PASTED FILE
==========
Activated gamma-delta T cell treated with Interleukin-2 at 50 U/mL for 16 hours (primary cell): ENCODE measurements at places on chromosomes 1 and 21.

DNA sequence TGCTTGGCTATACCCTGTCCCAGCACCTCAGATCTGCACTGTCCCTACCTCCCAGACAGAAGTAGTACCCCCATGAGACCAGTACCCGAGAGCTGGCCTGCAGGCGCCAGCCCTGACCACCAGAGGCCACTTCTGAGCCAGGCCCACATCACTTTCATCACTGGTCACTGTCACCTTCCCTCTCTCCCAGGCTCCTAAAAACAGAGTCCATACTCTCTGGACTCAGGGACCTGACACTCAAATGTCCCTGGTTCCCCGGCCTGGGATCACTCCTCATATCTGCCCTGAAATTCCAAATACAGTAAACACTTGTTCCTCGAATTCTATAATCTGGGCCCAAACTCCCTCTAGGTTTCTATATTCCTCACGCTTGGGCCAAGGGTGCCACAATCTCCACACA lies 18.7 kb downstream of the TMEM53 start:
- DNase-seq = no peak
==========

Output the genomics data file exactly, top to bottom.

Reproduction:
Activated gamma-delta T cell treated with Interleukin-2 at 50 U/mL for 16 hours (primary cell): ENCODE measurements at places on chromosomes 1 and 21.

DNA sequence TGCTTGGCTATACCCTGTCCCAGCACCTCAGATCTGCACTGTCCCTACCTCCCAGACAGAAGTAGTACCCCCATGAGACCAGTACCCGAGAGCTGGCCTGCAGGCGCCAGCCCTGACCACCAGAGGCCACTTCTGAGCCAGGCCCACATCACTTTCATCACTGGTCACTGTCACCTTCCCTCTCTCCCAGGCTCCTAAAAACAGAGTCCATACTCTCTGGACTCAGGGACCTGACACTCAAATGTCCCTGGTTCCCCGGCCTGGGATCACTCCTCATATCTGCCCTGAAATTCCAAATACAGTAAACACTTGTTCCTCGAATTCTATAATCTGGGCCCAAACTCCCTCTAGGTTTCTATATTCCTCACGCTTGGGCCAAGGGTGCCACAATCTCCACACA lies 18.7 kb downstream of the TMEM53 start:
- DNase-seq = no peak